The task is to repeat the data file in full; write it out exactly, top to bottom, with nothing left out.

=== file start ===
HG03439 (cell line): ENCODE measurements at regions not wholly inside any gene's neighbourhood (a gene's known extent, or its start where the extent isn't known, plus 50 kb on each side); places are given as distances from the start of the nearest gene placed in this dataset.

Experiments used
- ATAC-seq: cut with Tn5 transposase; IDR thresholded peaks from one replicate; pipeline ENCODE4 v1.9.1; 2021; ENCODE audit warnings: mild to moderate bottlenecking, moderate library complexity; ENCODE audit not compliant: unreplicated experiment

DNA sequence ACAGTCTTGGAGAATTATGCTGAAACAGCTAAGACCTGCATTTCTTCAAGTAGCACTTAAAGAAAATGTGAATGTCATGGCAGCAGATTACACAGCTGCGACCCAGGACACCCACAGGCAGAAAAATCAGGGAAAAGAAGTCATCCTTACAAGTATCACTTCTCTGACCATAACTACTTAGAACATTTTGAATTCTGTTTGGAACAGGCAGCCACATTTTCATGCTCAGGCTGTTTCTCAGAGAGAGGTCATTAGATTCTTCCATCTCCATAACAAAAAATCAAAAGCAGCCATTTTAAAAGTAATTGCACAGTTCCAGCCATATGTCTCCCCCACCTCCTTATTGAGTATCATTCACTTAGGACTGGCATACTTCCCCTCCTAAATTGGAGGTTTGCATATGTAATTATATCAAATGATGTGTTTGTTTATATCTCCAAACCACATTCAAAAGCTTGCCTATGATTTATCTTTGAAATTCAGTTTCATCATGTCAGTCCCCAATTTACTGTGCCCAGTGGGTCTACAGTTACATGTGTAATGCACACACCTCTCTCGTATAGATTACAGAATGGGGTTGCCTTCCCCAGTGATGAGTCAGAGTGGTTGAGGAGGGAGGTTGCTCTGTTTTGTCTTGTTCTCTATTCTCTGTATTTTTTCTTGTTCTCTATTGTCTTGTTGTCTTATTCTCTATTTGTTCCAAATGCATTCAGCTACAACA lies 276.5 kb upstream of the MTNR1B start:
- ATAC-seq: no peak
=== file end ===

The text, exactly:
HG03439 (cell line): ENCODE measurements at regions not wholly inside any gene's neighbourhood (a gene's known extent, or its start where the extent isn't known, plus 50 kb on each side); places are given as distances from the start of the nearest gene placed in this dataset.

Experiments used
- ATAC-seq: cut with Tn5 transposase; IDR thresholded peaks from one replicate; pipeline ENCODE4 v1.9.1; 2021; ENCODE audit warnings: mild to moderate bottlenecking, moderate library complexity; ENCODE audit not compliant: unreplicated experiment

DNA sequence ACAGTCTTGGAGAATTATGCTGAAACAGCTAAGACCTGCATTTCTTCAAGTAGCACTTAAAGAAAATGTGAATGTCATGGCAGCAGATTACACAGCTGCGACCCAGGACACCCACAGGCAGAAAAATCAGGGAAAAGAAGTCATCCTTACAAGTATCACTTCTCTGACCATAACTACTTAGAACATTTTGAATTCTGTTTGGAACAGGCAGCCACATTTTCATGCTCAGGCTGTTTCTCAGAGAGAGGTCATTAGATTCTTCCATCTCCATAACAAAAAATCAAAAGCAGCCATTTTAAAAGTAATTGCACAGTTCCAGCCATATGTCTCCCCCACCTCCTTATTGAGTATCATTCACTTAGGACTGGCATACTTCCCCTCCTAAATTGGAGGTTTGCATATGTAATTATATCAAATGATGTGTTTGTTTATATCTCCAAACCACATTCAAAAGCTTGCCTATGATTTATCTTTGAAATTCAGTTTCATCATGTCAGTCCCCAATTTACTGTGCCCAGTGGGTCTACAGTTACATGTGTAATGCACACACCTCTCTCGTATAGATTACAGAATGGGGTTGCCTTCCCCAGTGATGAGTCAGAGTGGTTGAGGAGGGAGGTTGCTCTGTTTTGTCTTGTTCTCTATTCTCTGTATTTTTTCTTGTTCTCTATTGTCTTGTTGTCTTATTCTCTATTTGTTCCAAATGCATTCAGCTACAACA lies 276.5 kb upstream of the MTNR1B start:
- ATAC-seq: no peak